True, this can often be quicker, easier and simpler than a human-to-human enabled transaction.
Equally true, sometimes you have to actively steer customers towards new transaction channels so that they get take-up and that take-up sticks … and not everyone will necessarily be happy about it.
But those digital channels have to work. They have to be easily navigable. They have to work instantly and ultimately be forgiving in terms of the overall customer experience.
Centrelink’s made great progress, but just one look at the negative reviews on Apple’s Appstore of various DHS apps suggests there’s a lot further to go.
And that’s just the front end.
Even if the user interface is seamless, when the underlying business rules that make that transactions happen are complex, confusing and convoluted no amount of digital marketing magic, cutesy kittens or social media grovelling will keep a customer clicking. It’s just lipstick on a pig.
Centrelink’s existing systems are, by Marise Payne and Centrelink’s own admission, anything but customer centric; rather they are product centric and the inventory is a big horrible mess. So big the McClure report recommended a massive spring clean and an overhaul of Centrelink’s core IT system.
This is where the pub test for accountability breaks down.
Despite knowing about the parlous state of Centrelink’s systems and the convoluted mess that doubles for benefits rules, a conscious decision was made to put people on the digital ship while there was clearly a resourcing deficit on the tried-and-tested backstop call centre channel that costs a lot more money.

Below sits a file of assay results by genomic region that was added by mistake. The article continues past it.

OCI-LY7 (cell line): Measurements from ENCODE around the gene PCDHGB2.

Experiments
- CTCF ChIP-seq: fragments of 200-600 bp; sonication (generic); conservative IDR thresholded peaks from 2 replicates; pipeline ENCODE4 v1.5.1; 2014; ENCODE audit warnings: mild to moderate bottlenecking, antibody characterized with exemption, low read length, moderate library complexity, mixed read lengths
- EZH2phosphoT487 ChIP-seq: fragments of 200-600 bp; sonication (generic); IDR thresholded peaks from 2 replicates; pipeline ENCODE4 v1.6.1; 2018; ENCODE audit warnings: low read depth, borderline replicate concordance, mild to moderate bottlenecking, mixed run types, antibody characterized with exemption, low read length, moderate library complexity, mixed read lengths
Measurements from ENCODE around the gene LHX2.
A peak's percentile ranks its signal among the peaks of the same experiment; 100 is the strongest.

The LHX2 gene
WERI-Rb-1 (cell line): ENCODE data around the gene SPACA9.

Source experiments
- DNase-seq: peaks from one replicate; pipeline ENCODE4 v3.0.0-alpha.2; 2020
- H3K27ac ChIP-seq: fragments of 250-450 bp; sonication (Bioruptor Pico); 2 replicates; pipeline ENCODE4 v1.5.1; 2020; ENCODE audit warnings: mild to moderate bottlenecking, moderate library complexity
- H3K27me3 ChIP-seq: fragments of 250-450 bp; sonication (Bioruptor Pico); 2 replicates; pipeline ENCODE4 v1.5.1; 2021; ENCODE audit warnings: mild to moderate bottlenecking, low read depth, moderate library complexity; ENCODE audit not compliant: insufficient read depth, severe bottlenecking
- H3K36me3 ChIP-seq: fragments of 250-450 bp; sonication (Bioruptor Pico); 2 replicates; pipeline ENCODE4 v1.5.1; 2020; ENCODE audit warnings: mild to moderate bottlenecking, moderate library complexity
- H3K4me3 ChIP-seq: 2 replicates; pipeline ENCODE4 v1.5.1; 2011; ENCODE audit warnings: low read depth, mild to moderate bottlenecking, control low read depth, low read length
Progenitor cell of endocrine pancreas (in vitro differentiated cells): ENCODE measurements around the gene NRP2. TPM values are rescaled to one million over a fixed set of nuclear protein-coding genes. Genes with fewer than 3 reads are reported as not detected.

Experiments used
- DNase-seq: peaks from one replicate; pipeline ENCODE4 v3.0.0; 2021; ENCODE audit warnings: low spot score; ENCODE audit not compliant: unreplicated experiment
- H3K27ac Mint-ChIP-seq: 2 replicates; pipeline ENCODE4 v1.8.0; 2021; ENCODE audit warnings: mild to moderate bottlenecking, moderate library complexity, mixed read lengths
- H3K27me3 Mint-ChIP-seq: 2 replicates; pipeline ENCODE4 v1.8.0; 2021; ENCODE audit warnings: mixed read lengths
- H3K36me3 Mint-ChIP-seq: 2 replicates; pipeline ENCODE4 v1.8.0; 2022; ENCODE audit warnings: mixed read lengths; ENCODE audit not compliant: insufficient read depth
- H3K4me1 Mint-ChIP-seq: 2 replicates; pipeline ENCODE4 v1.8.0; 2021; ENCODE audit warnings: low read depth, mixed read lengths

What could have possibly gone wrong?
As one of the largest customer-facing entities in not just the government but Australia, this was either crazy-brave, monstrously insensitive or just a really, really dud call by a minister seemingly more interested in pushing ‘gotcha’ style welfare fraud stories to the tabloid media make the government look tough.
The reality is that for millions of Australians, the Centrelink fiasco will have badly damaged public perception and confidence in what the end-user experience of Digital Transformation in government is likely to feel like: think hours of mind numbing hold music.
Turnbull’s key argument in augmenting Digital Transformation is that it will increase the convenience, simplicity and richness of interactions while creating big efficiencies and new opportunities.
That idea does have merit. It is necessary. And there have been conspicuous successes.
The New South Wales government for one, particularly its Finance, Services and Property Minister Dominic Perrottet, is well ahead of Canberra. He’s proven Digital Transformation can work, does work and is capable of delivering tangible value and improvements to clients, customers and stakeholders.
If the NSW government has a queue, they’ll call you back. They’ll also tell you the wait times at Service NSW face-to-face one-stop-shops. Expectations, digital or otherwise are proactively managed while costs are reduced.